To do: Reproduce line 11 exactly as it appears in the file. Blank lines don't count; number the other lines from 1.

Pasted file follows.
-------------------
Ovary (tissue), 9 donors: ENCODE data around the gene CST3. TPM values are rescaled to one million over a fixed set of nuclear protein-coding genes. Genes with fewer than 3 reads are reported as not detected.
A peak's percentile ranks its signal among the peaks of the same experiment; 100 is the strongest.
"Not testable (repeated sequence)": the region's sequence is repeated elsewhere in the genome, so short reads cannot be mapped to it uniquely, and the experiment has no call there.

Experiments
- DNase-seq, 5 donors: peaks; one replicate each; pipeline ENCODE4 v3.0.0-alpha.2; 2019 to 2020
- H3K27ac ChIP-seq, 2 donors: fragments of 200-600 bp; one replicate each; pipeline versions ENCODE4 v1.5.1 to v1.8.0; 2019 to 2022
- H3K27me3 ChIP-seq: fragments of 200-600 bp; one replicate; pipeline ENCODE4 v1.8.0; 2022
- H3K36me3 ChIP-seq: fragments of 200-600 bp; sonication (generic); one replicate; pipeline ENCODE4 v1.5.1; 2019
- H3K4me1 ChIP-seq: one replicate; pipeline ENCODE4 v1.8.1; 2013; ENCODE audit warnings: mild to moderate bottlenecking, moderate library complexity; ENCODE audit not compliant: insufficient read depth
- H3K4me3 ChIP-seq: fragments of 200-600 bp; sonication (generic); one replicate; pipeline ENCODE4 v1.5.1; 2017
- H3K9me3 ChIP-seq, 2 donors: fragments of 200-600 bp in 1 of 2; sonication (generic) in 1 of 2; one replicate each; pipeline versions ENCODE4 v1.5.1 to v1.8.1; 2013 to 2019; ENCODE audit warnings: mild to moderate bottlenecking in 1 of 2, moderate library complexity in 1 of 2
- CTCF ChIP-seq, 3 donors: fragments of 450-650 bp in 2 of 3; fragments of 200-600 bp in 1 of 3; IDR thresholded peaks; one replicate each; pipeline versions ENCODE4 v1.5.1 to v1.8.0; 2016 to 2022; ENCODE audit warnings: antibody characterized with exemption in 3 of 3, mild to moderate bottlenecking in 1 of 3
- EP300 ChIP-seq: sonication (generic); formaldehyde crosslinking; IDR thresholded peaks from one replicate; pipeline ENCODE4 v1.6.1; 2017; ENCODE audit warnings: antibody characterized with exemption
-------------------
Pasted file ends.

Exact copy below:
- H3K9me3 ChIP-seq, 2 donors: fragments of 200-600 bp in 1 of 2; sonication (generic) in 1 of 2; one replicate each; pipeline versions ENCODE4 v1.5.1 to v1.8.1; 2013 to 2019; ENCODE audit warnings: mild to moderate bottlenecking in 1 of 2, moderate library complexity in 1 of 2